There are a number of strategies for plantar fasciitis treatment. Most people who suffer from heel pain believe that they have a heel spur or plantar fasciitis. The general course of action is to stop the activity and allow the injury to recover. The first thing to determine is this. What is the true source of your heel pain.
Referred pain from trigger points can be extremely painful and are very common. These muscle knots, stuck in contraction, cause nerve damage and pain from restricted circulation. It is realistic to estimate that as many as 9/10 cases of muscle and joint pain are either partially or solely the result of trigger points.
The muscles that refer pain to the heel are:
Abductor digiti minimi (Arch of foot near ball of foot)
Abductor hallucis (Inside of foot near heel)
Gastrocnemius (Upper calf)
Quadratus plantae (Arch of foot near heel)
Soleus (Calf)
Tibialis Posterior (Calf)
You may be able to feel the knot with your hand. It may feel like a firm cooked noodle under your skin. Trigger points are very sensitive and will be painful to the touch; this is the best way to find a trigger point.
The calf muscles can be massaged by using your opposite knee.
Simply recline or lay on your back.
Prop your leg up by the calf using your opposite knee.
Find a tender area and use your knee to massage in short strokes.
You should aim for a pain level of seven out of ten. Apply about 10 strokes per session and repeat this short treatment between two and ten times per day.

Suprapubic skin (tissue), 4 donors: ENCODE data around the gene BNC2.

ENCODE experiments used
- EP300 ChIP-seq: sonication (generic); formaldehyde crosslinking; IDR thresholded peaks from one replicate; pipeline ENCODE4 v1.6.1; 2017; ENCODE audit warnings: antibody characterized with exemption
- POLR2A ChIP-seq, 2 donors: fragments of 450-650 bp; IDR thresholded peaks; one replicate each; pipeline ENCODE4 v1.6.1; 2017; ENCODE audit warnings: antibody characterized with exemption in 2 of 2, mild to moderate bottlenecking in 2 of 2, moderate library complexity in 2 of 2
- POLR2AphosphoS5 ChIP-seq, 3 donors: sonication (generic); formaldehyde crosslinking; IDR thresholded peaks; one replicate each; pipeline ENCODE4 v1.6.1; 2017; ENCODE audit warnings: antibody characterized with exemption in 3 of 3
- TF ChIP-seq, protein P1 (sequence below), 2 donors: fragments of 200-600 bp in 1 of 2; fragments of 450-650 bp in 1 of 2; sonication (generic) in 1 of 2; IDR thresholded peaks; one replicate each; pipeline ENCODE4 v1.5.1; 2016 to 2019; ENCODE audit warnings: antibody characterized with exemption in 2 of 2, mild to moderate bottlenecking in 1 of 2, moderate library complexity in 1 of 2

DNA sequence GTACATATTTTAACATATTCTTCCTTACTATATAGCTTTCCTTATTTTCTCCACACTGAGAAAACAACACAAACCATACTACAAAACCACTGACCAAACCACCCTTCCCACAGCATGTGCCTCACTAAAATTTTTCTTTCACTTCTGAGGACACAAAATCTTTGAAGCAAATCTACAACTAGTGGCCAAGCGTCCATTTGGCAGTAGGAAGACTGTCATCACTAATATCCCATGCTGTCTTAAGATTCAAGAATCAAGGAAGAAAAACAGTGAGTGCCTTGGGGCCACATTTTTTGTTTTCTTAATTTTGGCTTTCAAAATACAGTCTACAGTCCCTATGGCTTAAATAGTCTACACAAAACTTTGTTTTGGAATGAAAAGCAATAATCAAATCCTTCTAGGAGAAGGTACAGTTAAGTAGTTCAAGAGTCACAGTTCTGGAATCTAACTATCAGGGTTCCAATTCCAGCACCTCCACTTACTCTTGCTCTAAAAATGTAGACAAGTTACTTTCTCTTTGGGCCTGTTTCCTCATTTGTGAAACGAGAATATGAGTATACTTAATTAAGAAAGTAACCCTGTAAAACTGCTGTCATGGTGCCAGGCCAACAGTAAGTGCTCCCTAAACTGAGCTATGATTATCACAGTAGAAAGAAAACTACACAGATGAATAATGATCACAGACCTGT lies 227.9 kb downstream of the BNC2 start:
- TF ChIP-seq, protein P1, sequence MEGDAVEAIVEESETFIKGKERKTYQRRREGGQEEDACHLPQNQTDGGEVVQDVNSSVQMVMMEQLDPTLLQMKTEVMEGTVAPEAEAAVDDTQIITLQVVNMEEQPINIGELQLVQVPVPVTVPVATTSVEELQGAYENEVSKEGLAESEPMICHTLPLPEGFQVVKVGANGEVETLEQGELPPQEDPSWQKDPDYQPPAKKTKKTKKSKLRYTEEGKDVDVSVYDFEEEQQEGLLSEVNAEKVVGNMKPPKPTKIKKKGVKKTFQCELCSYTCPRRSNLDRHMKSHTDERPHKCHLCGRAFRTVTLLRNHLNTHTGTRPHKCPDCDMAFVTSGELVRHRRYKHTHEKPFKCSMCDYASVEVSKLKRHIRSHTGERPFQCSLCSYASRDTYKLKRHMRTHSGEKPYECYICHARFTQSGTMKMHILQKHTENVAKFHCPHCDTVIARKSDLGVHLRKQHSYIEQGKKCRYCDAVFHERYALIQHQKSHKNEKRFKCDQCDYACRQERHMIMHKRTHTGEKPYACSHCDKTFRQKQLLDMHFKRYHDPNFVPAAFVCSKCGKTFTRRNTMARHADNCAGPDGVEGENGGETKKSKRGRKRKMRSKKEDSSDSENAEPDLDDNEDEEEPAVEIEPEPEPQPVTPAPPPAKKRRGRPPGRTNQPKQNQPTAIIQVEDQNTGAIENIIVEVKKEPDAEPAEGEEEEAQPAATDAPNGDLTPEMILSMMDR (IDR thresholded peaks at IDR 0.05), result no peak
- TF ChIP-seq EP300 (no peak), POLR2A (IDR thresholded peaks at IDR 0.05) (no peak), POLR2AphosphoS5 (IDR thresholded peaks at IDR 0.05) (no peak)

The other method is to use the Thera Cane, an excellent tool for self trigger point treatment.
The muscles in the bottom of the foot can be massaged using the Thera Cane, a small ball or another small massage tool. Again, use the search and destroy strategy by finding a tender point and giving it a number of short firm strokes.
Trigger points ARE painful; using pressure massage IS the best way to deactivate these muscle knots.
Keep in mind that while treating trigger points often significantly reduces the pain it is possible other conditions still exist. Especially if the pain gone untreated for some time or the pain was the result of an injury. Persistence is key. By using all reasonable treatment methods available you will be able to prevent and treat the pain.
It is also very important to determine possible causes of the original heel pain in order to speed recovery and prevent future foot problems. Many people go too long in used shoes or they wear shoes that are not well designed for comfort and ergonomics. Shoe inserts or orthotics for plantar fasciitis treatment are another consideration.
Other foot treatment methods include comfortable shoes, night splints, icing of the affected area, anti-inflammatory medication.
By using all tools and treatment methods available heel pain will be a thing of the past.

Author's Bio: 

A student of Medicine and Engineering. Through extensive research and problem solving I have helped people treat their foot pain when other strategies were infective.